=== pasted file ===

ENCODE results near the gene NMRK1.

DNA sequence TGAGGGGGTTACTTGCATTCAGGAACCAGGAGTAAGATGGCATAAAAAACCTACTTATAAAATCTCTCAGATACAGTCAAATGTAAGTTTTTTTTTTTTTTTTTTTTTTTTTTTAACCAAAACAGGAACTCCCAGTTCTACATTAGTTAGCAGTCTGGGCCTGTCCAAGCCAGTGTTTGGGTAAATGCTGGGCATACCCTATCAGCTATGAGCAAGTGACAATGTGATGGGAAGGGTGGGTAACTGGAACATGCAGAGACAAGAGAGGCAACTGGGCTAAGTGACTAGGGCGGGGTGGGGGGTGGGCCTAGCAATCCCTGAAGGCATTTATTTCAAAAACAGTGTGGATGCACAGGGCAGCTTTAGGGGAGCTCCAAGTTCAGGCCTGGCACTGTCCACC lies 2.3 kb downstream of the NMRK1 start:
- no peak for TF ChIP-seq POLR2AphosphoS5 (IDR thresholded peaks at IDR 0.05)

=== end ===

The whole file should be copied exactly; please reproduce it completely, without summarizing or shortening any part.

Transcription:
ENCODE results near the gene NMRK1.

DNA sequence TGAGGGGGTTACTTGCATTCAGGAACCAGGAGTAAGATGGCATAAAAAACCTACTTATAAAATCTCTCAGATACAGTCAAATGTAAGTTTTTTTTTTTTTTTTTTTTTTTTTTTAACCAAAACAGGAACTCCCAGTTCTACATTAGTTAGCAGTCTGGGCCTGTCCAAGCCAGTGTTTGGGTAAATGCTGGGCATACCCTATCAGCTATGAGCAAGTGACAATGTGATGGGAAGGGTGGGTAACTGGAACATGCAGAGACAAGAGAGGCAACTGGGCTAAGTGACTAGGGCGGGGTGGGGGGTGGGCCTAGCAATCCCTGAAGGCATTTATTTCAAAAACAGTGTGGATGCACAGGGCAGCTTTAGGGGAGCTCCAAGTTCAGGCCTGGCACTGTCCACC lies 2.3 kb downstream of the NMRK1 start:
- no peak for TF ChIP-seq POLR2AphosphoS5 (IDR thresholded peaks at IDR 0.05)